#332. Some Like It Hot (1959)

Some Like it Hot is delightful as a comedy and surprisingly gripping as a thriller (surprisingly violent for its era) and but I’ve had a weird reaction to it because somehow, despite having heard the title a million times and having seen clips of the last big joke, where Jack Benny reveals to his fiancé that he’s been a man in drag this whole time, I still never learned–prior to sitting down and watching it–what the movie was about, or if it was even a comedy; all I knew, going in, is that it stars Marilyn Monroe (whose performance in Gentlemen Prefer Blondes is I think one of my favorite comedic roles on the List so far) and its directed by Billy Wilder, who rattled my saber pretty hard last year with two great movies back-to-back: Sunset Boulevard and Ace in the Hole.

            So I was psyched to see the pair at play! Thought for sure it’d be moody and broody and great.

            And it is great, and it is kinda broody (the gritty urban opening with its mobster subplot), but you can’t say it’s moody. It isn’t glum at the ending isn’t hopeless. In fact it’s weirdly bright compared to those other Wilder movies. It’s a genuinely funny comedy that made me think (speaking of Blondes) about Howard Hawks, whose action movies (To Have and Have Not, Only Angels Have Wings, Scarface) are as iconic as his comedies (His Girl Friday, Bringing Up Baby), and who’s obviously in a class of his own, almost nobody’s that versatile, but, since he and Billy Wilder are of roughly the same generation, I started thinking, “Maybe filmmakers were just naturally more versatile back in the ‘30s and ‘40s,” when really it’s just that they belonged to the studio system, which kept them working constantly, so they were much more inclined to diversify, take a shot at different genres so that they weren’t hopping from dark broody picture to dark broody picture.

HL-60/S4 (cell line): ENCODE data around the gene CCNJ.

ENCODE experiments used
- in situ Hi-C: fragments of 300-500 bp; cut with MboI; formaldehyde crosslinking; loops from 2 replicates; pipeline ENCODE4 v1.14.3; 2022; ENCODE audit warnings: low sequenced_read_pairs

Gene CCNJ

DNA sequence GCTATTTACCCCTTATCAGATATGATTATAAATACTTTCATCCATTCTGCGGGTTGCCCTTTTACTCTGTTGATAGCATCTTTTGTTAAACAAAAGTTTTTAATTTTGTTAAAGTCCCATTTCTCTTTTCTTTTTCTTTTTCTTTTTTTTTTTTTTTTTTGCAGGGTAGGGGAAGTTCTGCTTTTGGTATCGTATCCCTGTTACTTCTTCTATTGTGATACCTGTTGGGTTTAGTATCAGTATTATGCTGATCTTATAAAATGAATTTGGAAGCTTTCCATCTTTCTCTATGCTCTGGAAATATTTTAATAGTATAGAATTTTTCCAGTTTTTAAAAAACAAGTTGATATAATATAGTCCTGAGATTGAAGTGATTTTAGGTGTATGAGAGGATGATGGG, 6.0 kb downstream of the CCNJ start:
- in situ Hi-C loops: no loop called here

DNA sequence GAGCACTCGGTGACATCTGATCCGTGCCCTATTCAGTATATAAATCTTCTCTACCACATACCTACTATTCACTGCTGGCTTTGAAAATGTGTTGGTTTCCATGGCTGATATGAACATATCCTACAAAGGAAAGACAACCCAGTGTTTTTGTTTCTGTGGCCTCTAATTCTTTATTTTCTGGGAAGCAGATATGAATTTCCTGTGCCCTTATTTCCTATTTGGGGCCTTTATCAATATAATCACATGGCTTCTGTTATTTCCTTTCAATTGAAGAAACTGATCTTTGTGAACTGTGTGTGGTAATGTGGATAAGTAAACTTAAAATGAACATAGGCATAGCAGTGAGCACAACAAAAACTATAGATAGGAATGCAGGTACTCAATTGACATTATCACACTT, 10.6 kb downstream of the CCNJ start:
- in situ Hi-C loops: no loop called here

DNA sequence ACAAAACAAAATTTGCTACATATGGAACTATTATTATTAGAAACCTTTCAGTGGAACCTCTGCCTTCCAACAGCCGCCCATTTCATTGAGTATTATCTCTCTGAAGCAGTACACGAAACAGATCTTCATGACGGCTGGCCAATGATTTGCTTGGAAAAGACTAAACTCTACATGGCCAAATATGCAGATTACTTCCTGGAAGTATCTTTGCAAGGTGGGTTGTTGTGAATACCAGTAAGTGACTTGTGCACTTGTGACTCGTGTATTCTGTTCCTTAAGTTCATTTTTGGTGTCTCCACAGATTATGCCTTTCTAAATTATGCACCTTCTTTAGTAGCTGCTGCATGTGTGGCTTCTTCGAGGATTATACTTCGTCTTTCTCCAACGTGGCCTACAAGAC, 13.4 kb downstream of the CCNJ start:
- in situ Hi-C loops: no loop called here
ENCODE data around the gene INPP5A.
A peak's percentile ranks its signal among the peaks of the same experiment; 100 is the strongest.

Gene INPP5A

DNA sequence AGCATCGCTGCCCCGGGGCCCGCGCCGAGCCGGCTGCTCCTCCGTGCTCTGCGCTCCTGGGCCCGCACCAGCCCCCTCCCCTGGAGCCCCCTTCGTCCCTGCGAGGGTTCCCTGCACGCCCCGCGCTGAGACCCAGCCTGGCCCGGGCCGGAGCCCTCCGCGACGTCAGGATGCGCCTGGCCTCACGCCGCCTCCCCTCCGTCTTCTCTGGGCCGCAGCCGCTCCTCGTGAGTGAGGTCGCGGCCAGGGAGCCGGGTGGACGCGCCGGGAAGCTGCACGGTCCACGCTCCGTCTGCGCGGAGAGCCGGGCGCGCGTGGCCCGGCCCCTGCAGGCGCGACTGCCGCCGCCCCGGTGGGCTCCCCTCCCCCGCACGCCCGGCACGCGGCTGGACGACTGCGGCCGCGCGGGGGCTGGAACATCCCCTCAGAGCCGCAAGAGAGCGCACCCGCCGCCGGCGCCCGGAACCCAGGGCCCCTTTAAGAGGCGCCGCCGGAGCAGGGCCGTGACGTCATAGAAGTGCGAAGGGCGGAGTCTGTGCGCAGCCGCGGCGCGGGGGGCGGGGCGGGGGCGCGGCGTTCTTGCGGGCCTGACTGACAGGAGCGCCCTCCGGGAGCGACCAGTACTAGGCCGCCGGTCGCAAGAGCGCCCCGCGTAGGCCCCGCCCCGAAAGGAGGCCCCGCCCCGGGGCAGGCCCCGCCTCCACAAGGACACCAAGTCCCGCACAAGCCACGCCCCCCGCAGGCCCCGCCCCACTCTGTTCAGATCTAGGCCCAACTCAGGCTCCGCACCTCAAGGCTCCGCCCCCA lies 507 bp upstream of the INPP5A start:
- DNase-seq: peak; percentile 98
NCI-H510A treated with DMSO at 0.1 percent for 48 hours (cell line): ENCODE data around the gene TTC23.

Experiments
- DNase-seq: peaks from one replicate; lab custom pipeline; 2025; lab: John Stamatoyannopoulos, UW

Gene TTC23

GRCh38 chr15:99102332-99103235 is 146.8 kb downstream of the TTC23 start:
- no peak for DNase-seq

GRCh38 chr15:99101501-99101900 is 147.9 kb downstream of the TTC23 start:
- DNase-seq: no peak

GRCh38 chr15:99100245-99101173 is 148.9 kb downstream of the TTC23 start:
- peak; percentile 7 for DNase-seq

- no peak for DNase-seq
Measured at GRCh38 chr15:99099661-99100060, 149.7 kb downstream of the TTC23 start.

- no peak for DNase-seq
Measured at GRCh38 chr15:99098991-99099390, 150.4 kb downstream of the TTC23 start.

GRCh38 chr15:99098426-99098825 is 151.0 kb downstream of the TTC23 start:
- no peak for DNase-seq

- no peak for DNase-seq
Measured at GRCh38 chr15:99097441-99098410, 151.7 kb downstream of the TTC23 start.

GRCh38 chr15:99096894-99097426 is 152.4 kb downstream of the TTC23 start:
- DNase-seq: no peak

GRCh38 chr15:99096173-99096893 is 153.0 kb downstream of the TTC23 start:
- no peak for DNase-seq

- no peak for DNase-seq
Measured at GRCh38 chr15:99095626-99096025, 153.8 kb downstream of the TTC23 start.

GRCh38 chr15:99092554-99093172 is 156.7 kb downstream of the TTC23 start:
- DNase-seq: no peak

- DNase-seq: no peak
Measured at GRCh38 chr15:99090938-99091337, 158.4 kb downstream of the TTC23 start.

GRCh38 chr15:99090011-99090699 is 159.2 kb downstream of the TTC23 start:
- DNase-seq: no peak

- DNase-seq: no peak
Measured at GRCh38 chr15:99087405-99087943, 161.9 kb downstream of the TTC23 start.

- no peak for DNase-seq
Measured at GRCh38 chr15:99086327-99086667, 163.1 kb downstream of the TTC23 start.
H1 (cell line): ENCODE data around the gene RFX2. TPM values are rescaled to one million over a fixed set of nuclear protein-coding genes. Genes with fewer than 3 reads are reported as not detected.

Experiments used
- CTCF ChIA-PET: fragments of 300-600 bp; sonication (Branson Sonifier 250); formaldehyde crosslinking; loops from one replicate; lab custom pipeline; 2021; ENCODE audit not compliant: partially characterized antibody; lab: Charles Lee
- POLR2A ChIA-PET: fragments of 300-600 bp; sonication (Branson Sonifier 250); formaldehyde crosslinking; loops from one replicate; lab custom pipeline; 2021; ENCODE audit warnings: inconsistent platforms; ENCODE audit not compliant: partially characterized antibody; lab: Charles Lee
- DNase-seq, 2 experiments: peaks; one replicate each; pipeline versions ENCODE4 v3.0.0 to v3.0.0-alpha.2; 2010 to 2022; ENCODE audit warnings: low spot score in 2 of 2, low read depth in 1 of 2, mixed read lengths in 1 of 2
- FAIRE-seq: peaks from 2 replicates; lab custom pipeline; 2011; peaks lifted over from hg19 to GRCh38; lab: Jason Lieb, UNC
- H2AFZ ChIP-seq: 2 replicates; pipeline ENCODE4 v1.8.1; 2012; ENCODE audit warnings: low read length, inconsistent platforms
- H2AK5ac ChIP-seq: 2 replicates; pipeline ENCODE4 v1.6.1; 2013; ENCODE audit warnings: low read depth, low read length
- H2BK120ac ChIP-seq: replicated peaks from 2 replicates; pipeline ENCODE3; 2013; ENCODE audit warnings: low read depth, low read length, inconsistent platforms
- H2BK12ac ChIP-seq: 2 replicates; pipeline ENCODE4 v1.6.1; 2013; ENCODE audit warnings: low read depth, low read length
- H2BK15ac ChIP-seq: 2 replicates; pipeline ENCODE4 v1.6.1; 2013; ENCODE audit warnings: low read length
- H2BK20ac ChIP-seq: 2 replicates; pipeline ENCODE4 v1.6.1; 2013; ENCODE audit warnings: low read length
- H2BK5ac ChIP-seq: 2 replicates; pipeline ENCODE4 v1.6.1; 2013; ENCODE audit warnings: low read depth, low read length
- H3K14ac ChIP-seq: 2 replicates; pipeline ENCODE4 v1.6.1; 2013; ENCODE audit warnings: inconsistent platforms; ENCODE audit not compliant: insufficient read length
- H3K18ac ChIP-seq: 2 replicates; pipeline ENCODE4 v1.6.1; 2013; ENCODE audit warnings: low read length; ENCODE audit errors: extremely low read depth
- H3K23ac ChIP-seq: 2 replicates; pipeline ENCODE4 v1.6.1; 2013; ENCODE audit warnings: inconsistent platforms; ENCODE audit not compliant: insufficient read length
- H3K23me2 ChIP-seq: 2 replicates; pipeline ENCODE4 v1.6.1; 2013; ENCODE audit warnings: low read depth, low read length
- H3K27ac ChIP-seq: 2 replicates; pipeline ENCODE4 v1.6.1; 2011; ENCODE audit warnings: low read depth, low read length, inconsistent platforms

They got to add a little levity here and there (conversely, it seems comic film stars have a universal itch to try something dark, Jim Carey and Robin Williams being the quickest examples that come to mind–but the same goes for Chris Rock with his new horror movie Spiral).

            My point is that, having watched and loved two brilliant and morbid Billy Wilder movies before this one, I was expecting more of the same; then, when I saw that it’s as brilliantly funny and light as those other movies were morbid and moving, I had the strange feeling of appreciating a movie, recognizing that it was very good, but also being kinda disappointed cuz it deviated so sharply from what I’d hoped for.

            But I was also dazzled by the talent on display and started wondering, Who knew Billy Wilder was so good with comedy?

Director Billy Wilder

            Everyone, apparently. Apart from being universally celebrated as a great American comedy, Some Like it Hot is almost as widely revered as the great American comedy.

            I hate confronting my own petulant contrarian reflex but, once I realized how fanatically beloved this movie is, I started reeling back my own enthusiasm, double-guessing it.